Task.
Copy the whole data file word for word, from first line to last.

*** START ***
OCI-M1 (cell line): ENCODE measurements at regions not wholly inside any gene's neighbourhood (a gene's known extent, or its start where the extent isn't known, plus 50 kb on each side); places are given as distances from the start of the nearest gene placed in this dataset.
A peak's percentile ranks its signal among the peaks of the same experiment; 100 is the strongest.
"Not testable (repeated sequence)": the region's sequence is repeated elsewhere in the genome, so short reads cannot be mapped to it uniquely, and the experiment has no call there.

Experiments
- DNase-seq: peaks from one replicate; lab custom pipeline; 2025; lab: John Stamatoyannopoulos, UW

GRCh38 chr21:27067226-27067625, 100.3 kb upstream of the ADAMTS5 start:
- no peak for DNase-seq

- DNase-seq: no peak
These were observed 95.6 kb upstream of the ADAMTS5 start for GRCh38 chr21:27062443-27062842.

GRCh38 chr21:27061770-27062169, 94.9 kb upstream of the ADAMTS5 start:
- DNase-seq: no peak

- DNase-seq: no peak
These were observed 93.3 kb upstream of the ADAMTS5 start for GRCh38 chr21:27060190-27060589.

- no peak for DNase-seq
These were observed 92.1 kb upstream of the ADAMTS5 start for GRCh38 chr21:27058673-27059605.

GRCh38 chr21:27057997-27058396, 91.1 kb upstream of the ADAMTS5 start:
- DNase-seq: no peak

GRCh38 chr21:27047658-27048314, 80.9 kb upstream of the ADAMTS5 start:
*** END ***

OCI-M1 (cell line): ENCODE measurements at regions not wholly inside any gene's neighbourhood (a gene's known extent, or its start where the extent isn't known, plus 50 kb on each side); places are given as distances from the start of the nearest gene placed in this dataset.
A peak's percentile ranks its signal among the peaks of the same experiment; 100 is the strongest.
"Not testable (repeated sequence)": the region's sequence is repeated elsewhere in the genome, so short reads cannot be mapped to it uniquely, and the experiment has no call there.

Experiments
- DNase-seq: peaks from one replicate; lab custom pipeline; 2025; lab: John Stamatoyannopoulos, UW

GRCh38 chr21:27067226-27067625, 100.3 kb upstream of the ADAMTS5 start:
- no peak for DNase-seq

- DNase-seq: no peak
These were observed 95.6 kb upstream of the ADAMTS5 start for GRCh38 chr21:27062443-27062842.

GRCh38 chr21:27061770-27062169, 94.9 kb upstream of the ADAMTS5 start:
- DNase-seq: no peak

- DNase-seq: no peak
These were observed 93.3 kb upstream of the ADAMTS5 start for GRCh38 chr21:27060190-27060589.

- no peak for DNase-seq
These were observed 92.1 kb upstream of the ADAMTS5 start for GRCh38 chr21:27058673-27059605.

GRCh38 chr21:27057997-27058396, 91.1 kb upstream of the ADAMTS5 start:
- DNase-seq: no peak

GRCh38 chr21:27047658-27048314, 80.9 kb upstream of the ADAMTS5 start: